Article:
Okay, so it's a given that I'm not giving up my PVR soon. So, which ones work best? And why?

So far, all of mine have been homebrew, thanks mostly to ATI video cap / tuner cards. I've never owned a ?TiVO, although I've lusted over them. But my current setup seems serviceable. I managed to record the entire run of the third season of Buffy in rerun onto VCDs with the ATI Multimedia Center software. (No cracks on the Buffster. If you don't like it, try s/Buffy/Babylon 5/ or maybe s/Buffy/Nova/ in your head.)

Now, I'm looking to replace the Windows this runs on with a Linux install. I already record radio shows under Linux with a PCI radio tuner, and under OS X sometimes with a USB FM tuner. So now I see this VCR HOWTO which claims:

This is a guide to setting up your GNU/Linux workstation as a digital VCR using the video4linux driver and a supported tuner card. A section has been added for creating VCD's that can be played in any DVD/VCD player as well.
Sounds precisely like what I'm doing right now. And I think that my ATI All-in-Wonder Radeon card can be supported under Linux. If not, I have a backup BT848-based Zoltrix TV tuner that works for sure, but that one only seems to have mono audio, unfortunately.

Has anyone put together a working Linux setup as described in the HOWTO? If so, how do you like it?

On the other hand... Should I still think of getting a ?TiVo? What's so special about it, other than dead simple ease of use? I'd want to immediately crack it open and start hacking more HD space into it, as well as TiVo ?AirNET Ethernet Adapter Board. But I think my Linux box will do this, and more. Though, I'm not sure if Linux supports the TV-out for my ATI card. I've also heard that ?TiVo captures closed captioning. Eh, neat, but I don't need it. Not at the moment, anyway. Then I hear about things like SonicBlue being ordered to spy on PVR users, and I feel much safer having a home-cobbled PVR.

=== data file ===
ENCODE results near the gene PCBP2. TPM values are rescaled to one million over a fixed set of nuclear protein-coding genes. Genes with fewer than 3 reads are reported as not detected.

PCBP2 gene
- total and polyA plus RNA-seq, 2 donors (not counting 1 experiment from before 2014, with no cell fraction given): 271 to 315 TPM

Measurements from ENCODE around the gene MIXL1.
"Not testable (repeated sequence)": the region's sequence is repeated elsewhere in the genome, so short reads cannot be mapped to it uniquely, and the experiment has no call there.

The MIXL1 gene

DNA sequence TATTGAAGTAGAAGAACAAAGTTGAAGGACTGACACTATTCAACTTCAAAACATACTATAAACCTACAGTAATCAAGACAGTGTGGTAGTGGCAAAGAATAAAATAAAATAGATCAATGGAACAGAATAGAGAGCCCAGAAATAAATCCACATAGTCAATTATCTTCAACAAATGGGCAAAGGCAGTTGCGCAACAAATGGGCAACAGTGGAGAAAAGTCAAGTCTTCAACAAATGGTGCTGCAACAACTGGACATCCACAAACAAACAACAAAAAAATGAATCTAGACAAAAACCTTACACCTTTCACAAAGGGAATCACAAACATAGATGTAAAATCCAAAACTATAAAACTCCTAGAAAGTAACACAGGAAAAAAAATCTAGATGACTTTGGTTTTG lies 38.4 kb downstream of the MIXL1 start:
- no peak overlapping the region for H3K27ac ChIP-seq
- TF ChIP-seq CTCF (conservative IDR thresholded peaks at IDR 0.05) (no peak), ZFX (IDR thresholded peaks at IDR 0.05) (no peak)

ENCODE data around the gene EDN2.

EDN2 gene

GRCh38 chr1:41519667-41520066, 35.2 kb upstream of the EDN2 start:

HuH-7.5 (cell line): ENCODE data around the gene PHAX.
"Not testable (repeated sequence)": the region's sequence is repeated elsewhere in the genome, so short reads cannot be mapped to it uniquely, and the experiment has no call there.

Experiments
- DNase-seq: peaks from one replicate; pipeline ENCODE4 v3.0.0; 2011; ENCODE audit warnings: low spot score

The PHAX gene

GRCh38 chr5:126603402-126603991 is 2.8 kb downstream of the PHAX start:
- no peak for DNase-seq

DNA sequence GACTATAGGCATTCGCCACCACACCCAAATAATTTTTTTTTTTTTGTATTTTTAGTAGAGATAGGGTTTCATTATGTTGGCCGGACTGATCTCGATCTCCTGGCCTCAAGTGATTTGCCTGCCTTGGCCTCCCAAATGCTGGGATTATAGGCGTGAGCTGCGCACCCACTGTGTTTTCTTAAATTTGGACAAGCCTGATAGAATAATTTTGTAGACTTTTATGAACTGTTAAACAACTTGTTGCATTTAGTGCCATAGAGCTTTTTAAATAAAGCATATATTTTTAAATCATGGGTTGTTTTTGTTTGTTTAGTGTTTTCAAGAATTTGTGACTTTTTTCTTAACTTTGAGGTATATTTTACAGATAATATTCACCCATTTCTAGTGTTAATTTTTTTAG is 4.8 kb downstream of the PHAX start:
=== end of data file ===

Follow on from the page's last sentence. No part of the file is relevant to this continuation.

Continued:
What d'you think?


Archived Comments

  • I don't have any experience in setting up a PVR under linux, but i'll be keeping an eye here to see what you find out. I have mine setup on Win2K. I think its better than stand alone Tivo's are replays for a couple of reasons. 1. I spend most of my time on my computer, so its easier to watch shows there. 2. I like to created VCD's out of lots of stuff. My card lets me choose the format to encode to, so if i choose VCD. It takes about 2 minutes with VCD cutter and all the commercials are gone, then things can be burned to disc. 3. My wife and i have laptops with wireless connections. We can view the files from anywhere with out any problems. A couple of disadvantages: 1. Win2K does crash on occasion, i don't know if that happens with the Tivo. 2. I have Direct TV so i have to have an external way to change the channels, i use a X10 enable IR box todo that. Which means that for each thing i want to record i have to schedule twice. If you have cable this isn't an issue. 3. You have to manually schedule things, not like Tivo's season pass.
  • Yeah, have you had to manually record everything? That seems to be one of the big wins of the commercial PVRs, that you can say "record me this show" and it will. I remember seeing an Internet tv schedule service or two, though, so maybe you aren't... Between the SonicBlue privacy thing and the Series2 TiVos getting AIM, there'll probably be more practical geek interest in homebrewed PVRs (as opposed to the not inconsiderable geek geek interest).
  • I am on a similar search (see my Wiki at [http://www.justobjects.org]). The Hauppage WinTV PVR 350 seemed promising at first, but the Linux driver project on SF [http://sourcefore.net/projects/pvr] is quiet. Any suggestions welcome. You may even add to my Wiki. I'll also keep an eye on what you find out.